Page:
Antti "Zombie" Autiomaa does two things well: play the bass guitar and drink. After several months' sleeping on the streets of Istanbul, he returns to Helsinki where he's called into the ... See full summary »
Talkative, hyperactive young drifter Ville Alfa goes around Helsinki, basically trying to borrow money from friends and strangers by means of an incessant delivery of quirky and snappy quasi-intellectual lines and fabricated excuses.
Giancarlo Rosso, a Sicilian hit man, gets a job to kill someone in Finland. His new target is Maria. Rosso arrives in Helsinki, buys weapons, and comes in hers apartment. After seeing that ... See full summary »
The second part of Aki Kaurismäki's "Finland" trilogy, the film follows a man who arrives in Helsinki and gets beaten up so severely he develops amnesia. Unable to remember his name or ... See full summary »
Definitely not to be confused with any of Sylvester Stallone's efforts, this is a wicked satire on 'Rocky IV', in which Rocky takes on the monolithic Russian fighter Igor - and loses. ... See full summary »
Koistenin is a sad sack, a man without affect or friends. He's a night-watchman in Helsinki with ideas of starting his own business, but nothing to go with those intentions. He sometimes talks a bit with a woman who runs a snack trailer near his work. Out of the blue, a young sophisticated blonde woman attaches herself to Koistenin. He thinks of her as his girlfriend, he takes her on her rounds. She's in league with a crook who's planning a jewel robbery, and Koistenin is their patsy. Will he ever wise up? Written by
Suomen Filmikamari, which selects the Finnish candidate for Academy Awards Best Foreign-Language Picture, had already chosen Laitakaupungin valot in September 2006, but in October 2006 Aki Kaurismäki informed them that he did not want his film considered for that competition. This also meant that there was no Finnish entry in the Academy Awards pre-selection. See more »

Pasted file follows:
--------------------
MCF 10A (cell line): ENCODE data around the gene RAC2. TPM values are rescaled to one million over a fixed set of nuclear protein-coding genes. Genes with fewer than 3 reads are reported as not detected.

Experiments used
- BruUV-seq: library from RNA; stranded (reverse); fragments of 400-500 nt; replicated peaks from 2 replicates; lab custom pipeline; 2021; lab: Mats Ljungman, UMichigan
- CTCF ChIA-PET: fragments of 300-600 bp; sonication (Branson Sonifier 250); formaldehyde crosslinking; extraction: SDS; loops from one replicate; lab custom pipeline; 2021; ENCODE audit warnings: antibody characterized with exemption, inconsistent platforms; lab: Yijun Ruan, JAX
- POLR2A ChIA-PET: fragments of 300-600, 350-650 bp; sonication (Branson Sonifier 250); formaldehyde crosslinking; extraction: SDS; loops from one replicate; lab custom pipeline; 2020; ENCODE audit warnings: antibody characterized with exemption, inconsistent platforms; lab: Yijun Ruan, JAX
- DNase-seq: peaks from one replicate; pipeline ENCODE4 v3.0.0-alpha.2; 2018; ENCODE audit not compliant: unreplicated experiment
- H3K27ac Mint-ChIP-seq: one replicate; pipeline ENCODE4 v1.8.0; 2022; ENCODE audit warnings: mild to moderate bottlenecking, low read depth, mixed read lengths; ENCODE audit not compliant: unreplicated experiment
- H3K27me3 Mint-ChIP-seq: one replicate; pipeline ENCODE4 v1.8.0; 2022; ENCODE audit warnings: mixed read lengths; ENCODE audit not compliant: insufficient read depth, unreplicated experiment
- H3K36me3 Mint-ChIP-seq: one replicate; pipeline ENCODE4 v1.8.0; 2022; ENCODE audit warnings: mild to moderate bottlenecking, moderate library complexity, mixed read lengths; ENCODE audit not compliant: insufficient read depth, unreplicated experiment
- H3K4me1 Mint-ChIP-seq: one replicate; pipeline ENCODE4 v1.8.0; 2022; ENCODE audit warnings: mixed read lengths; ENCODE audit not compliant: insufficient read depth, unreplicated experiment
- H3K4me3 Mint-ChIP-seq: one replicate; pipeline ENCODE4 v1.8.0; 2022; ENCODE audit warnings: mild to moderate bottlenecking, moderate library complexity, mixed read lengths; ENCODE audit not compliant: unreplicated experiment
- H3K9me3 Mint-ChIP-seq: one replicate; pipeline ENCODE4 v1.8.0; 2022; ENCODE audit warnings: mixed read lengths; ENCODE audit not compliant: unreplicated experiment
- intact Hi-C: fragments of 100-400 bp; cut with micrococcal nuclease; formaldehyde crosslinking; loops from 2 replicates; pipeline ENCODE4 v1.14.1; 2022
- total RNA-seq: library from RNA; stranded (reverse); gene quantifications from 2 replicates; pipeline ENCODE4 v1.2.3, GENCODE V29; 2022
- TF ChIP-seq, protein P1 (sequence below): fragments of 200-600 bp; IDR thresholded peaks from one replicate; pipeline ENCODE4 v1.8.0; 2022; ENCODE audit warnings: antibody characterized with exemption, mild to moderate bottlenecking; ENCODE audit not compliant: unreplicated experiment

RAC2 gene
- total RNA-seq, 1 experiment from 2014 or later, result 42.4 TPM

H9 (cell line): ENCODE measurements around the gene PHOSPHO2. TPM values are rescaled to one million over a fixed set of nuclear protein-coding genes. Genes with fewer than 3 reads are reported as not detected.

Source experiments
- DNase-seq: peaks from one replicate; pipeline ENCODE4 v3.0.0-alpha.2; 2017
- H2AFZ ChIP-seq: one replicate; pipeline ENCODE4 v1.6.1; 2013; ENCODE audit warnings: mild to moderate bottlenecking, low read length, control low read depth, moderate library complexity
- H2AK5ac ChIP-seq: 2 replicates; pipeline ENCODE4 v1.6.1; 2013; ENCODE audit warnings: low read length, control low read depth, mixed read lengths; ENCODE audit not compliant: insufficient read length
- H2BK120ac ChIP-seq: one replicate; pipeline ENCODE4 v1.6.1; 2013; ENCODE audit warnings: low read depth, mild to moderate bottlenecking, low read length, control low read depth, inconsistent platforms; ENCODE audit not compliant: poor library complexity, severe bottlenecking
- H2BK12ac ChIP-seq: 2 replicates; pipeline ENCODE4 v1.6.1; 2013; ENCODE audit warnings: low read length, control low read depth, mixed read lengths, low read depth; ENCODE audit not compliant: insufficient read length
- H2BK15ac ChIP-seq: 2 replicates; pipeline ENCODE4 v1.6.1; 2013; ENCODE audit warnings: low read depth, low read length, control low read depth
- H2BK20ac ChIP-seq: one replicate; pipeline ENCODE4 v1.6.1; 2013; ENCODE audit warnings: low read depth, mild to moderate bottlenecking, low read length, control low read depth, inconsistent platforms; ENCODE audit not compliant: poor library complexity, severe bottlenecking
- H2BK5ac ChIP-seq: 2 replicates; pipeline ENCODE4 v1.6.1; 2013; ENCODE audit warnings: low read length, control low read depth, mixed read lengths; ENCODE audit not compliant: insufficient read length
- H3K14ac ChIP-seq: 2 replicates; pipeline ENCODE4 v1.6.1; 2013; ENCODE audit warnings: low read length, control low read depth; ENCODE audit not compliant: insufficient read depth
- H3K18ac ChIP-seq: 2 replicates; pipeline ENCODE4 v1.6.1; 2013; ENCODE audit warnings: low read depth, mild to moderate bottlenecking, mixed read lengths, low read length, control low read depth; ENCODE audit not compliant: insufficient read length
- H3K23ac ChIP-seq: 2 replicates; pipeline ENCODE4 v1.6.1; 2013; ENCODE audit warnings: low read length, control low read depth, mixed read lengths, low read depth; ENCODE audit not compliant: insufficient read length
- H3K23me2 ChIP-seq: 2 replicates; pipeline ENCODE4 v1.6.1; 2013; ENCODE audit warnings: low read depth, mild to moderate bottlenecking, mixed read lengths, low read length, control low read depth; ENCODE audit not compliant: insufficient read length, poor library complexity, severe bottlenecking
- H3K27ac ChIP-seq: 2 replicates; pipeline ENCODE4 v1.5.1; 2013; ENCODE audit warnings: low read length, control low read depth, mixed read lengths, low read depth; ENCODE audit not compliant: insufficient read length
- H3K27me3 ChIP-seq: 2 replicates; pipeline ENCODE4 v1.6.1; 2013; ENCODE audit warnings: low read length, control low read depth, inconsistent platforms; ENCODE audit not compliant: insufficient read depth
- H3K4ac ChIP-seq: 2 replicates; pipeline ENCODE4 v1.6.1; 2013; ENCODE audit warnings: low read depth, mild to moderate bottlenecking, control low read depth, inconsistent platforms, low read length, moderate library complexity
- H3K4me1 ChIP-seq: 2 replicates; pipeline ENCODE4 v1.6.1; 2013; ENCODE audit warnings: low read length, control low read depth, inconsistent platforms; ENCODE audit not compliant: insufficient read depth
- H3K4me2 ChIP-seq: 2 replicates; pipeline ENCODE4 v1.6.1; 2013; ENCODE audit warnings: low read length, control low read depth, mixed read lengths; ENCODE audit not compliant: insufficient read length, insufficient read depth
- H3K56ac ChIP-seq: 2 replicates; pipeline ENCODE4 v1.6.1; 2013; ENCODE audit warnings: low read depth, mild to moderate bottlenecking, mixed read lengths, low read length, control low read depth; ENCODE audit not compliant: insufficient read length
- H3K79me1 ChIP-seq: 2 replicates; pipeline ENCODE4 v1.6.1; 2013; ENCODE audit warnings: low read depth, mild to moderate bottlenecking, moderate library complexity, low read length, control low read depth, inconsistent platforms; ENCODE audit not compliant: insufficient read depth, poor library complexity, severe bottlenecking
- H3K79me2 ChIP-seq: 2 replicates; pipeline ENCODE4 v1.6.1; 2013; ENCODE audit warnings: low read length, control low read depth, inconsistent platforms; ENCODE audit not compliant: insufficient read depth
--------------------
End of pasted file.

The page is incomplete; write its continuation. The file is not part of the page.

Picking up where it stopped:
[Bank manager is reviewing Koistinen's application for a small-business loan]
Tell me, Koistinen... Are you some kind of comedian?
Did you come to cheer us up? What are these papers? A trade school diploma... Did you think it will give you a loan of two hundred thousand - without any security, any guarantors?
I'll guarantee it myself, until the company gets going and...
Guarantees from trash like you are worthless.
But I've got an account here.
I won't even take your ...
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Aki Kaurismaki has an instinctive knack of laying down a story. He also presents the interest of being on the margins of life in a marginal country. Think of "Hamlet Goes Business". But in "Lights in the Dusk", Kaurismaki goes Kafka. He leans toward the fable, a genre hard to make into a decent movie. This one follows an honest loser to disaster. The character only manages to crawl out of the pit at the last minute by finally accepting partnership with another, more cautious loser. Visually splendid the film shows us Helsinki in all its modern, hard-edged, hostility, and together with the acting has a flawless unity of style. A.K.'s quirky humor is much less in evidence than usual though you might call a joke the fact that the loser's life in jail is roughly like his existence before he goes inside and after he comes out. Indeed the only time we see him socially at ease and smiling is in the prison yard when spring comes to Helsinki.
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